星期五, 11月 30, 1984

A s c l e p i u s /æsˈkli piəs/

H y g i e i a [haɪˈji ə] P a n a c e a [pænəˈsi ə] D a n a u s [ˈdænɪ əs]

Batesia plant, in the family Fabaceae; Batesia butterfly, in the family Nymphalidae.

F l o r a: In Greek mythology, P a n a c e a (Greek Πανάκεια, Panakeia) was a goddess of Universal remedy. A daughter of Asclepius and Epione.

The genus name of g i n s e n g is Panax (or "panacea"), reflecting Linnean understanding that plant was widely used in Traditional Chinese Medicine as a cure-all.

F a u n a: D a n a u s comes from the Greek mythological figure who had 50 daughters (monarchs have multiple generations in a year). He was the twin brother of the more well known Aegyptus (they were descendents of Io, the woman the ever-womanizing Zeus turned into a heifer to hide from the ever-jealous Hera). Aegyptus went on to become the king of Egypt and sired 50 sons, all of whom - save one - were killed by the Danaids (the collective name for Danaus's 50 daughters - more here).

Plexippus was one of Aegyptus's sons. The sons drew straws (sort of) to marry one of the daughters. Danaus had no interest in letting his daughters marry his twin brother's sons so they 51 of them fled to Argos. The Aegyptus and his 50 jilted sons tracked them down. Danaus readily submitted, not wanting harm to fall upon Argos, but told his daughters to kill their husbands on the first night of their marriage. Plexippus married and was murdered by Amphicomone.

One daughter, Hypermnestra, spared her husband, Lynceus, as he alone respected his wife's desire to remain a virgin. He later killed Danaus. He and Hypermnestra remained wedded and started the lineage of rulers of Argos (which includes such notables as Perseus). The other daughters chose new husbands by holding footraces. Other milkweeds or tigers have specific epithets that derive from other sons of Aegyptus (like Chrysippus). Link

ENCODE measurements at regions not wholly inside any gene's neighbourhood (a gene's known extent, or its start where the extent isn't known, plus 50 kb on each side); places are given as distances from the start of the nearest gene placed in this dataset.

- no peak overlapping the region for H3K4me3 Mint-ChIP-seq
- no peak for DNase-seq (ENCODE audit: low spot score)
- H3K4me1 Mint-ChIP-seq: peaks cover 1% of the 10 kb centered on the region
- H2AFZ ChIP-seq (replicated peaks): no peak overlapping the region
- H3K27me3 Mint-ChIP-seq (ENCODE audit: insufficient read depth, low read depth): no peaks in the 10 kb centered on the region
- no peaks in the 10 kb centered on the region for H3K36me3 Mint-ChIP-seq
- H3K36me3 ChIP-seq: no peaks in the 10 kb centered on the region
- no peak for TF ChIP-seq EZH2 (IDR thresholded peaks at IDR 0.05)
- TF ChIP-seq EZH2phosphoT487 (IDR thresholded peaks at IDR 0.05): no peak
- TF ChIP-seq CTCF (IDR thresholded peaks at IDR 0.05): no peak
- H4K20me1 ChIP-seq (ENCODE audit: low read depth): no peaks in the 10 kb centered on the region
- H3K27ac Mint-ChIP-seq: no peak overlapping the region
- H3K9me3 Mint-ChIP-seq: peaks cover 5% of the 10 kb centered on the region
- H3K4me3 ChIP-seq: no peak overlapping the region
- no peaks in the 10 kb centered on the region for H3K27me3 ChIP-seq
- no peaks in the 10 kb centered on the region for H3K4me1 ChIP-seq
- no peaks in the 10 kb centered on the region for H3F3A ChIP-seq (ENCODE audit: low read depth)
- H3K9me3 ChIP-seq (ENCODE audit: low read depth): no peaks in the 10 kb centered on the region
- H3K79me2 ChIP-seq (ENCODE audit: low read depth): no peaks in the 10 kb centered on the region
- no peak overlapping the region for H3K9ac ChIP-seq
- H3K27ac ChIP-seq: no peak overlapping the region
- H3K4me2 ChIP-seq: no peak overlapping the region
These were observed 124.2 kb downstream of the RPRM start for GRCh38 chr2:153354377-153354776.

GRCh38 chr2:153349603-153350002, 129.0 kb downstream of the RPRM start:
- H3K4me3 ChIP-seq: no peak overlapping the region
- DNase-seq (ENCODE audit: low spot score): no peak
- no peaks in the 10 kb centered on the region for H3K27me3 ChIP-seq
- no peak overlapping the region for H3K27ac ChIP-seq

P.S. Hypolimnas misippus, D a n a i d Eggfly  
C h r y s i p p u s, the illegitimate son of Pelops abducted by Laius.

星期四, 11月 29, 1984

H a m a d r y a s & H a m a d r y a d s

Eight Hamadryads /hæ məˈdraɪ əd/, the daughters of Oxylus and Hamadryas:

Karya (Walnut, Juglans or Hazelnut, Corylus)
Balanos (Oak)
Kraneia (Dogwood)
Morea (Mulberry)
Aigeiros (Black Poplar)
Ptelea (Elm, Ulmus)
Ampelos (Vines, especially Vitis)
Syke (Fig)

Hamadryad M O R E A 「 護 樹 寧 芙: 桑 」

 M o r u s L. Pyramus and Thisbe: the gods listen to Thisbe's lament, and forever change the colour of the mulberry fruits into the stained colour to honour the forbidden love.

C h r y s a o r

"he who has a golden sword"
(from χρυσός, golden; and ἄορ, sword)

星期三, 11月 28, 1984

Nicolas P O U S S I N (1594- 1665)

The Empire of Flora (1631)

The Triumph of Flora

Doubtful knight's spur, Consolida ajacis; Shrubby germander, Teucrium fruticans. link

King Teucer: son of the river Scamander and nymph Idaea. Before the arrival of Dardanus, the land that would come to be called Dardania. Batea, his daughter and the only child, was married to Dardanus. King Teucer was considered the first figure to bear the bloodline of the Trojans.

Teucer, son of King Telamon of Salamis: During the Trojan War, Teucer was mainly a great archer, who loosed his shafts from behind the giant shield of his half-brother Ajax the Great.

Because of his half-brother's suicide, Teucer stood trial before his father, where he was found guilty of negligence for not bringing his dead half-brother's body or his arms back with him. He was disowned by his father, wasn't allowed back on Salamis Island, and set out to find a new home. His departing words were introduced in the seventh ode of the first book of the Roman poet Horace's Odes, in which he exhorts his companions to "nil desperandum", "despair in no way", and announces "cras ingens iterabimus aequor", "tomorrow we shall set out upon the vast ocean". This speech has been given a wider applicability in relation to the theme of voyages of discovery, also found in the Ulysses of Tennyson.